The 1998 Yankees were a team that grew accustomed to winning early and often, and the early stages of the postseason were no different. After taking Game 1 against the Rangers, the second game followed a similar script with a similar outcome. Excellent pitching from Andy Pettitte, and continued magic from a certain rookie allowed the good times to keep rollin’ in the Bronx.
September 30, ALDS Game 2: Yankees 3, Rangers 1 (box score)
Playoffs: Up 2-0 in ALDS (116-48 overall)
Pettitte was coming off of a rather forgettable stretch of pitching to round out the ‘98 regular season. He pitched three scoreless innings in his final appearance, but before that had gone seven consecutive starts giving up at least four earned runs, a 6.91 ERA over 43 innings of work. But, that aforementioned three-inning shape-up must have been what the doctor ordered, because Pettitte had it working in Game 2. He faced off with Rick Helling for Texas, who had pitched over 200 innings of solid-enough ball, in what would be a relatively stingy effort on both sides.
A quick and quiet first inning set the stage in the second for the story of this series for the Yankees. Pettitte worked a second straight 1-2-3 inning in the top half, and while the Bombers looked destined for the same, rookie Shane Spencer came up with two outs. As had been the case so often at the end of the season, the phenom delivered once again:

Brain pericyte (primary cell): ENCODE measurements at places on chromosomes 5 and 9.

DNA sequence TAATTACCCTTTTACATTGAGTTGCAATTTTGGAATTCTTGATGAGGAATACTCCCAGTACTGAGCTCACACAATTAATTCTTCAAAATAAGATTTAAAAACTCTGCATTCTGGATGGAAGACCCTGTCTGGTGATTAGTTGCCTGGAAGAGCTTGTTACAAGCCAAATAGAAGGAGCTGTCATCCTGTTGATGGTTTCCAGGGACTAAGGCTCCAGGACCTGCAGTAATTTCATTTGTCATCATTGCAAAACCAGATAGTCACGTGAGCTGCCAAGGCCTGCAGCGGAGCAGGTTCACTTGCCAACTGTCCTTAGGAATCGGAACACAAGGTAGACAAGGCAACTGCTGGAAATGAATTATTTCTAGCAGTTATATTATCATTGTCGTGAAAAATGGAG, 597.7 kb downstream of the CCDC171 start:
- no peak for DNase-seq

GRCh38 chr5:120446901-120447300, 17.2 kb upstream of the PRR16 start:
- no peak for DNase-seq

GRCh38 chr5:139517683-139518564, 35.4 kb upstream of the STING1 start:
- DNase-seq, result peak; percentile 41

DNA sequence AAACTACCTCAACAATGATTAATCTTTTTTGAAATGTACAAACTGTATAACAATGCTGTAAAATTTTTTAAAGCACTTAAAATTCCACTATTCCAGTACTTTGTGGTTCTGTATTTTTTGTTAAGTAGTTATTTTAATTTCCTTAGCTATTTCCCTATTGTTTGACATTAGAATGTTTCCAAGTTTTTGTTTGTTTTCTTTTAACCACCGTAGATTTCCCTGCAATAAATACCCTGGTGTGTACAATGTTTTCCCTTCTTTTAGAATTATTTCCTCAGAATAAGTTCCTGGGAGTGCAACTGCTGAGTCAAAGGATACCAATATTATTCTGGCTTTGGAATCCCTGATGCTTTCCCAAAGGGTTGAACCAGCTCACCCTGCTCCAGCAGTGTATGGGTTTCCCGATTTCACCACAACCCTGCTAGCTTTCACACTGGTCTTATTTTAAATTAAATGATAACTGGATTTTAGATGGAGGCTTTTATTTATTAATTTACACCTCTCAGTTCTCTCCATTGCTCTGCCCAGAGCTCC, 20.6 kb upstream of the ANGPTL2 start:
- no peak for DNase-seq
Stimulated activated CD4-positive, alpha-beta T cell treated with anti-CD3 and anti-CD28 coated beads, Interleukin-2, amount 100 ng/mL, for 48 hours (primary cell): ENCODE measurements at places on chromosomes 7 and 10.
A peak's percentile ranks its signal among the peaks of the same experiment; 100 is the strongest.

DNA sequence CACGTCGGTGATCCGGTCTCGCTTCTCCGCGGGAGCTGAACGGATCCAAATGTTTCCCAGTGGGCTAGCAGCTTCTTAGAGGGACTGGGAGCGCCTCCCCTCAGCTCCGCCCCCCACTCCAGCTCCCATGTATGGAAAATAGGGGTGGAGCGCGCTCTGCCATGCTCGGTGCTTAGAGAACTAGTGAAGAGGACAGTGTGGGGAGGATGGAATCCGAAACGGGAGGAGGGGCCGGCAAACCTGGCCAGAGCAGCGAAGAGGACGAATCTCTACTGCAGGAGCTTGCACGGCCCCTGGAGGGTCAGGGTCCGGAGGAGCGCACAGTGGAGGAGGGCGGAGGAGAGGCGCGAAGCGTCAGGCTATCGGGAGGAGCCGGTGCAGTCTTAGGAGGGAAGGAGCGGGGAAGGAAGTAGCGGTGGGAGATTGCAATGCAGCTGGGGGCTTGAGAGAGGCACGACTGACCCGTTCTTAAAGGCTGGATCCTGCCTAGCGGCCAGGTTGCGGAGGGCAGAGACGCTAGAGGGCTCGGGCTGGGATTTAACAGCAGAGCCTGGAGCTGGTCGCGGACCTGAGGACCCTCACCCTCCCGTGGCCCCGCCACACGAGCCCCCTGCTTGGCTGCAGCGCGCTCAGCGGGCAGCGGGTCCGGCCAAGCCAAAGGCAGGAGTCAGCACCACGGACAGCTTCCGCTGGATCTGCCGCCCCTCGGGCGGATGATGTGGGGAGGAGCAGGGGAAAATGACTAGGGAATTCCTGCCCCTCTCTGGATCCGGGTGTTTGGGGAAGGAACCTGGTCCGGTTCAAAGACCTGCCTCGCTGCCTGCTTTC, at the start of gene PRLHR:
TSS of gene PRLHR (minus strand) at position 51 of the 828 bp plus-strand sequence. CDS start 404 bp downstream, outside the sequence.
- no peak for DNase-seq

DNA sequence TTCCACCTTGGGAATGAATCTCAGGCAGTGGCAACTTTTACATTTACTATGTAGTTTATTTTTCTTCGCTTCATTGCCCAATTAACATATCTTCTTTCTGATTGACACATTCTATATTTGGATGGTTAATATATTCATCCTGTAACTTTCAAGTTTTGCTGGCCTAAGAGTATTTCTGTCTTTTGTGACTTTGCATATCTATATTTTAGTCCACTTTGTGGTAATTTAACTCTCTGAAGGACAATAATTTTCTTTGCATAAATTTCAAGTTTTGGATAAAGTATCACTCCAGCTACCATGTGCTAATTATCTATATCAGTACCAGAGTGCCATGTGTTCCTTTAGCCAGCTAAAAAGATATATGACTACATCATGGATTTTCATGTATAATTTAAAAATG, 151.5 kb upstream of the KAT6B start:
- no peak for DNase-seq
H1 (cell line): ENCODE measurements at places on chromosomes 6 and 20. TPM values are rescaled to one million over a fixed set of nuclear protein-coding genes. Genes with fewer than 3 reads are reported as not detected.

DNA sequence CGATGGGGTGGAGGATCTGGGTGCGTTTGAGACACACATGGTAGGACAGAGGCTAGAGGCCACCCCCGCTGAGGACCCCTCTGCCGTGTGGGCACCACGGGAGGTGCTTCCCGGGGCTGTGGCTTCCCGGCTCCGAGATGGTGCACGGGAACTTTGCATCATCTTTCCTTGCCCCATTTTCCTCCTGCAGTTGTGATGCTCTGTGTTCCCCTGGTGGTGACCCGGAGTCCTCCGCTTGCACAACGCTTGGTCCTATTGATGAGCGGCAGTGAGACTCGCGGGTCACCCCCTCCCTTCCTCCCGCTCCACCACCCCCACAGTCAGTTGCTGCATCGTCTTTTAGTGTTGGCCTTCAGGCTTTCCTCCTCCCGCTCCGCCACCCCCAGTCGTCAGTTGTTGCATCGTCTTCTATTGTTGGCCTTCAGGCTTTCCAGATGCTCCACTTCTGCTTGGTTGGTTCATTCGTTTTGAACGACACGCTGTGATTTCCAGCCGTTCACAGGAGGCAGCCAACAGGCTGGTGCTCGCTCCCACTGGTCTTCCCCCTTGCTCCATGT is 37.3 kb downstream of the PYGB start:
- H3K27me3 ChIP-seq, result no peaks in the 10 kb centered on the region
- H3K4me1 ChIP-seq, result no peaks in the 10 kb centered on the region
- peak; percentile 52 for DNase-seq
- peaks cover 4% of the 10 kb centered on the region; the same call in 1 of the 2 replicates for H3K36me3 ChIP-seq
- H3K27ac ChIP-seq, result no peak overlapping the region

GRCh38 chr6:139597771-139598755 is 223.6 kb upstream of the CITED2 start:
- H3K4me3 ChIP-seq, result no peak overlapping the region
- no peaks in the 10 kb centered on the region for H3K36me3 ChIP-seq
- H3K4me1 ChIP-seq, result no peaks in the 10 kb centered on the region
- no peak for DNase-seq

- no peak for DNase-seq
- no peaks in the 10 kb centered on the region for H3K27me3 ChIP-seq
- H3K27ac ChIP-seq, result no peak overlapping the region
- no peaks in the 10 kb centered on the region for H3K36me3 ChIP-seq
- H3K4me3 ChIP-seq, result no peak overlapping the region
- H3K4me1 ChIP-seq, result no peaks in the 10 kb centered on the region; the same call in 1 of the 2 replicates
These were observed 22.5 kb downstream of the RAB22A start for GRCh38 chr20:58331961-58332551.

It was the first hit of the ballgame, and it gave a cruising Andy Pettitte an early lead to work with. And the lefty kept on rolling, as he worked another spotless inning with a pair of K’s in the third, and remained perfect through the fourth as well.
In the bottom of the fourth, after Spencer singled with one out, Scott Brosius came up and followed in his teammate’s footsteps. He got a first pitch up-and-away fastball and took it where good hitters often do: the other way into the right-field seats to grow the Yankee lead to three.
The Rangers made their charge in the top of the fifth, where eventual ‘98 MVP Juan González started things off with a double. Two batter’s later, future ‘99 MVP Iván Rodríguez pushed across their first run of the postseason with a line drive single into left. But, with the Rangers now on the board, Pettitte locked it in from there on.
Working around a double, the left-hander struck out the side in the sixth, and notched another in a 1-2-3 frame. Pettitte was done after seven, and it was a much-needed gem. He allowed just three hits and the one earned run, while striking out eight Rangers along his way.
Jeff Nelson replaced Pettitte for the eighth, and helped continue what his teammate started. He retired the first two batters, but after allowing a single to future Moneyball actor Royce Clayton, Joe Torre quickly pulled the plug and called on Mariano Rivera to finish out Game 2. He retired Mark McLemore on two pitches, and this game moved forward.
Bernie Williams, Tino Martinez, and Tim Raines went down in order in the bottom of the eighth against Tim Crabtree, who was perfect in relief for Helling after the sixth. With a two-run lead in the bag, Rivera went out to finish things in the ninth, something he was quite good at in October.
After allowing a leadoff single, he made quick work of Rusty Greer and González, retiring each on one pitch, and then struck out Will Clark with a patented up-and-in cutter to wrap things up. The Yankees took both of the opening games in the Bronx, and headed to the Lone Star State needing just one win to advance to the ALCS. On the back of an excellent start by Pettitte, and the continued success of the red-hot Spencer, this ‘98 team moved one win closer to the promise land.